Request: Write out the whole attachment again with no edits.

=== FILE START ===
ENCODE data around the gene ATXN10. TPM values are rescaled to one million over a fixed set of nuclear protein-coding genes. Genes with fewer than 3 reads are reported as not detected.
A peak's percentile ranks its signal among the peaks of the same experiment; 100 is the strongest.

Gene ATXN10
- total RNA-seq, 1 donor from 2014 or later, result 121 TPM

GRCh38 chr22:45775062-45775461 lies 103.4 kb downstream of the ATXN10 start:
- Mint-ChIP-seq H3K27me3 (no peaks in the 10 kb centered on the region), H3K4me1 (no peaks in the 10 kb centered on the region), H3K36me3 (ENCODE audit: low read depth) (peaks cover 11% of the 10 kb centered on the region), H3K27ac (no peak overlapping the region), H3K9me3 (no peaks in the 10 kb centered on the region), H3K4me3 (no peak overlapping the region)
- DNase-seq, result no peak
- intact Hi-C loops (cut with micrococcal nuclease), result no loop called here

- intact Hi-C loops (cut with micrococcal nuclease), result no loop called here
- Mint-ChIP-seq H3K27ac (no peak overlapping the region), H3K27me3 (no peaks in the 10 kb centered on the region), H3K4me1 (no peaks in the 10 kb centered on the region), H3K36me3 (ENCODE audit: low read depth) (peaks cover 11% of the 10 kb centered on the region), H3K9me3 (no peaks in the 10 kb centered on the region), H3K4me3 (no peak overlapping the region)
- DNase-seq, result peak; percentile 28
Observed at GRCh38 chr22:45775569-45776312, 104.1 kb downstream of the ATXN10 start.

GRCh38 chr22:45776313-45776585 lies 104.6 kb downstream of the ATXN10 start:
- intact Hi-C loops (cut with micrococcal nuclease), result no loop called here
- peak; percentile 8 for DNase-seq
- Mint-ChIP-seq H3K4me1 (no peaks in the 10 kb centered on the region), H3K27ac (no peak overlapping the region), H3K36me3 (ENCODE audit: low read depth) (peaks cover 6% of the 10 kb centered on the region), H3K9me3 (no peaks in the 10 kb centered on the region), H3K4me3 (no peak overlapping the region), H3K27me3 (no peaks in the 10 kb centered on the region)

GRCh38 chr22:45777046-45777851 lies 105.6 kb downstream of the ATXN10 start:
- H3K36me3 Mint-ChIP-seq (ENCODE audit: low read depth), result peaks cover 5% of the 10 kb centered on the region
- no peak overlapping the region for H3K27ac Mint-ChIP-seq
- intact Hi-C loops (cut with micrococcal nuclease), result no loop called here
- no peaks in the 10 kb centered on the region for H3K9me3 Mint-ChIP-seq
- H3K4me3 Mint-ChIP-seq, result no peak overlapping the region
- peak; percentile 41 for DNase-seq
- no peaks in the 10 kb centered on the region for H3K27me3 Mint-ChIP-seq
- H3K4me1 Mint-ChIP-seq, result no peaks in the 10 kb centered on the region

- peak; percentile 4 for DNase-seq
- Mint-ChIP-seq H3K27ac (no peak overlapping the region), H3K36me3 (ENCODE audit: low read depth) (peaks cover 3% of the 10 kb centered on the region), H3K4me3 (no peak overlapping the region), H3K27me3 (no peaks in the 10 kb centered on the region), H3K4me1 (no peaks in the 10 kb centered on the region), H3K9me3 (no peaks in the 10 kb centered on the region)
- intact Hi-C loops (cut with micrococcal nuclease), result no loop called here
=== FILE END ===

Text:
ENCODE data around the gene ATXN10. TPM values are rescaled to one million over a fixed set of nuclear protein-coding genes. Genes with fewer than 3 reads are reported as not detected.
A peak's percentile ranks its signal among the peaks of the same experiment; 100 is the strongest.

Gene ATXN10
- total RNA-seq, 1 donor from 2014 or later, result 121 TPM

GRCh38 chr22:45775062-45775461 lies 103.4 kb downstream of the ATXN10 start:
- Mint-ChIP-seq H3K27me3 (no peaks in the 10 kb centered on the region), H3K4me1 (no peaks in the 10 kb centered on the region), H3K36me3 (ENCODE audit: low read depth) (peaks cover 11% of the 10 kb centered on the region), H3K27ac (no peak overlapping the region), H3K9me3 (no peaks in the 10 kb centered on the region), H3K4me3 (no peak overlapping the region)
- DNase-seq, result no peak
- intact Hi-C loops (cut with micrococcal nuclease), result no loop called here

- intact Hi-C loops (cut with micrococcal nuclease), result no loop called here
- Mint-ChIP-seq H3K27ac (no peak overlapping the region), H3K27me3 (no peaks in the 10 kb centered on the region), H3K4me1 (no peaks in the 10 kb centered on the region), H3K36me3 (ENCODE audit: low read depth) (peaks cover 11% of the 10 kb centered on the region), H3K9me3 (no peaks in the 10 kb centered on the region), H3K4me3 (no peak overlapping the region)
- DNase-seq, result peak; percentile 28
Observed at GRCh38 chr22:45775569-45776312, 104.1 kb downstream of the ATXN10 start.

GRCh38 chr22:45776313-45776585 lies 104.6 kb downstream of the ATXN10 start:
- intact Hi-C loops (cut with micrococcal nuclease), result no loop called here
- peak; percentile 8 for DNase-seq
- Mint-ChIP-seq H3K4me1 (no peaks in the 10 kb centered on the region), H3K27ac (no peak overlapping the region), H3K36me3 (ENCODE audit: low read depth) (peaks cover 6% of the 10 kb centered on the region), H3K9me3 (no peaks in the 10 kb centered on the region), H3K4me3 (no peak overlapping the region), H3K27me3 (no peaks in the 10 kb centered on the region)

GRCh38 chr22:45777046-45777851 lies 105.6 kb downstream of the ATXN10 start:
- H3K36me3 Mint-ChIP-seq (ENCODE audit: low read depth), result peaks cover 5% of the 10 kb centered on the region
- no peak overlapping the region for H3K27ac Mint-ChIP-seq
- intact Hi-C loops (cut with micrococcal nuclease), result no loop called here
- no peaks in the 10 kb centered on the region for H3K9me3 Mint-ChIP-seq
- H3K4me3 Mint-ChIP-seq, result no peak overlapping the region
- peak; percentile 41 for DNase-seq
- no peaks in the 10 kb centered on the region for H3K27me3 Mint-ChIP-seq
- H3K4me1 Mint-ChIP-seq, result no peaks in the 10 kb centered on the region

- peak; percentile 4 for DNase-seq
- Mint-ChIP-seq H3K27ac (no peak overlapping the region), H3K36me3 (ENCODE audit: low read depth) (peaks cover 3% of the 10 kb centered on the region), H3K4me3 (no peak overlapping the region), H3K27me3 (no peaks in the 10 kb centered on the region), H3K4me1 (no peaks in the 10 kb centered on the region), H3K9me3 (no peaks in the 10 kb centered on the region)
- intact Hi-C loops (cut with micrococcal nuclease), result no loop called here